The Internet is filled with interactive “writing courses,” and believe it or not, Creative Writing is still an official major at many universities, as elusive as that profession may seem, especially nowadays.
With so many writers cutting out the middleman by self-publishing, where does that leave the field of education? Is it even necessary anymore?
Yes. Perhaps now more than ever.
When it comes to almost any commercialized art form, a healthy mix of text book information, disciplined studies, and hard life experience is required in equal measures for anyone striving to make a career with their craft.
But how do you divvy those up, and how much should you invest in each?
Do What You Love – But Don’t Let It Do You
If you really want to be known as a professional writer, and not just someone who writes as a hobby, you need to treat it like a job, which requires both discipline and education, some of which you can research on your own, but never discount the benefits of a formal education, whether it’s in person or online.
The trick is achieving balance between stuff you learn from somebody else’s book, and stuff you eventually put into your own book, which ironically may inspire others to follow their own literary dreams down the line.
That fine line is not invisible, but it is a tightrope.
Some Things Can’t Be Taught – But Only One Way To Find Out
Life experience is both free to get and often difficult to endure, with no promised rewards like a diploma or paycheck. You just let it happen to you, or better yet, you make it happen, then you use what you can as various situations arrive.
Naturally, since every writer is a unique individual, just like regular humans, their experiences will vary, and so will their reactions.
This will help you develop both your character as a person, and your skills as a creator, as your voice is honed via your unique visceral reactions to your special circumstances. This quality is what makes any work of art stand out and endure: empathy.
So when anything bad or good happens to you, use it, and chalk it up to experience, which is just another facet of your education.
But not all of it.
Because then you need to shape your personal stories into a polished product, ready to roll out with confidence in a competitive marketplace, crowded with voices vying for the same limited number of readers. That’s where the formal aspect comes in, the kind you may need to actually pay for. Like, in cash.
Practical Application of Impractical Self-Expression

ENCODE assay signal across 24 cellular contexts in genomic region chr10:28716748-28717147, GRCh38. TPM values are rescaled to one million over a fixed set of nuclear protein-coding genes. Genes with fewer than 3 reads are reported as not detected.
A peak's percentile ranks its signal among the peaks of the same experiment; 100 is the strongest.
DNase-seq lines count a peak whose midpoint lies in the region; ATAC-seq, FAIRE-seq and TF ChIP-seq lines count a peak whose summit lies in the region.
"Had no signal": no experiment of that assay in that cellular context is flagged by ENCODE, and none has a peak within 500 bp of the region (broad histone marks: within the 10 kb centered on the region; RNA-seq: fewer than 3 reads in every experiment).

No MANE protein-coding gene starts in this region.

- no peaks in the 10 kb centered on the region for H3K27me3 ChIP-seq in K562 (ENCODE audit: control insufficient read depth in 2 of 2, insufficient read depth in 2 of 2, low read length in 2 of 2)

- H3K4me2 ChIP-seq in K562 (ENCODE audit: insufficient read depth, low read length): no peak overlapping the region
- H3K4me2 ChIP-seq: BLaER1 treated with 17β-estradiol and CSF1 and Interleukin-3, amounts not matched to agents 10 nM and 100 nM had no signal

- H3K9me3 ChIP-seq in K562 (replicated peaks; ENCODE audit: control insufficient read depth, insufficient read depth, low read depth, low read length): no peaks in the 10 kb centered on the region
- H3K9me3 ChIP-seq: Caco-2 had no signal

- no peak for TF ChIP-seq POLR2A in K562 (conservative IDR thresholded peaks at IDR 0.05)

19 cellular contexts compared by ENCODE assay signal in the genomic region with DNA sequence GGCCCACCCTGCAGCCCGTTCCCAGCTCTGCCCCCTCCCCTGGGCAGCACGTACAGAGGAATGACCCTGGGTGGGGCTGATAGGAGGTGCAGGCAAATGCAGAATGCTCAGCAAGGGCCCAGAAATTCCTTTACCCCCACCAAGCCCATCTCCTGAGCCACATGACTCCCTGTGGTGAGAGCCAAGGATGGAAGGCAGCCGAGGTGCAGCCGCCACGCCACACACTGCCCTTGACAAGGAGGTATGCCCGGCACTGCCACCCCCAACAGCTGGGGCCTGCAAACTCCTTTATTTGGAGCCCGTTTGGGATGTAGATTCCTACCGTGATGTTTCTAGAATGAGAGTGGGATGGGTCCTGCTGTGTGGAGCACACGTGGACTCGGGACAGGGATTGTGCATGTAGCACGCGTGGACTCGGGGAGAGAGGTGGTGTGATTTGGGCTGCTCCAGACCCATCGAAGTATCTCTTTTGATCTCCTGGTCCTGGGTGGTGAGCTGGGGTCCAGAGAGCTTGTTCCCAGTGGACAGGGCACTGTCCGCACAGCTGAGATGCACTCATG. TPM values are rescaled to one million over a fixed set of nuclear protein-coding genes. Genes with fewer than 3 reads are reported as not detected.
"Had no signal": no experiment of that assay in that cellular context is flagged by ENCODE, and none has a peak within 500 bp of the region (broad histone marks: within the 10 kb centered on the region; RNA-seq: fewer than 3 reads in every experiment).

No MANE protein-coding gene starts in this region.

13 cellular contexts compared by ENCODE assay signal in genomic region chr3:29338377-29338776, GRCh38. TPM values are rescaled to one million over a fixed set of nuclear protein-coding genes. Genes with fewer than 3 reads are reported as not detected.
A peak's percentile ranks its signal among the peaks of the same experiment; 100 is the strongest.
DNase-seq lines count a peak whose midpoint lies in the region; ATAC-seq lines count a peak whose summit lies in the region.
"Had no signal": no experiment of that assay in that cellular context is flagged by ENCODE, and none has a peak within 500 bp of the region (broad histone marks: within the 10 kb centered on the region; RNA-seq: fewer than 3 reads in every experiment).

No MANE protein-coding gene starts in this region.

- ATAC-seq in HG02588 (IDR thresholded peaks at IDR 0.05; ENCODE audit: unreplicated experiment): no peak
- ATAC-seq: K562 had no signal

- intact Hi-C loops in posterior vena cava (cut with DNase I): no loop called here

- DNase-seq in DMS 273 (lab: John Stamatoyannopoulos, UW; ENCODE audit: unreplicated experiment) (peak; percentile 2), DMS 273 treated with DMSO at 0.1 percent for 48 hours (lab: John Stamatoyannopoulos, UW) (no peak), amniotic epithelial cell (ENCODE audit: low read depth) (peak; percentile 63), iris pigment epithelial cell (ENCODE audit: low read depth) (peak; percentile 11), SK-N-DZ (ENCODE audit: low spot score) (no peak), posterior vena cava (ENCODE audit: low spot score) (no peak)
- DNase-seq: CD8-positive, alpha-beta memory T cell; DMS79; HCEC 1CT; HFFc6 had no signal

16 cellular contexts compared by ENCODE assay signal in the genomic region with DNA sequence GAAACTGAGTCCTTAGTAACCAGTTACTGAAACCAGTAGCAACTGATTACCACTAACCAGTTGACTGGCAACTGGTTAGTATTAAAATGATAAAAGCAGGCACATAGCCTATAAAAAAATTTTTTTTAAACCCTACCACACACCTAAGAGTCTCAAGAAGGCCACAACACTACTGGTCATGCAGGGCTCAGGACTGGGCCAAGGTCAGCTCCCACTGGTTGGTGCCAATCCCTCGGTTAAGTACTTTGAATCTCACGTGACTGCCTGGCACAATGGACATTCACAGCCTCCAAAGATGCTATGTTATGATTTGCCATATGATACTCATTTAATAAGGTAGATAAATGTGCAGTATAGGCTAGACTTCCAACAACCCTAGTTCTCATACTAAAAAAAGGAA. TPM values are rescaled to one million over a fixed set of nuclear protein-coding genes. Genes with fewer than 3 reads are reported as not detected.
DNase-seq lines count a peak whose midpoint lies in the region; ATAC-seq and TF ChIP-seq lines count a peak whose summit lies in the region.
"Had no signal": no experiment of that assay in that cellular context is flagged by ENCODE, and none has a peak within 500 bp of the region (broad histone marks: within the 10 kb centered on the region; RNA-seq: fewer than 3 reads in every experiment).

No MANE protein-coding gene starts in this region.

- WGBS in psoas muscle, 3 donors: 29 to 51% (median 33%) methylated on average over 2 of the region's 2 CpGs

A classroom, whether virtual or physical, offers students a sense of structure (both on the page and in your daily routine), camaraderie with your classmates, and valuable networking, since no successful author lives entirely in a bubble, carelessly oblivious to social obligations and the necessity of public platform building. Only the process itself is solitary. The rest is a matter of public interaction, which is equally crucial when it comes to actual promotions.
An experienced teacher with serious credentials can help you mold the clay of your raw imagination into something that agents, publishers and readers will find compelling, while encouraging you to explore and discover your own style via consistent practice outside the assigned curriculum.
The idea is to expand your knowledge and skill set in as many ways as possible, without excluding any avenues or options, since you never know when a particular lesson will prove crucial in a future assignment from a client, not just a professor.
And never underestimate the intellectually stimulating power of like-minded company. Not only will you be meeting fellow writers that share many of the same concerns and insecurities, but you’ll also be hooking up with folks at various functions associated with the course that may help you in landing a gig that itself can lead to future successes.
Live and Learn
It’s all connected, and your education as a writer never ends, since your subject – generally human nature and the world in which it exists, even if it’s science fiction – is itself constantly evolving and revealing new facets of itself, and a successful writer, and person, learns to roll with those punches.
As for which course to choose when pursuing a formal education as a writer?
In this case, it’s best to do your homework first. That’s lesson #1. And there won’t ever be a final lesson, either.
Unless you simply drop out. But if you don’t, and remain determined despite the odds against you, you’ve passed the first and toughest test already.
What kind of education have you had as an author?
PHOTO: PHELYAN SANJOIN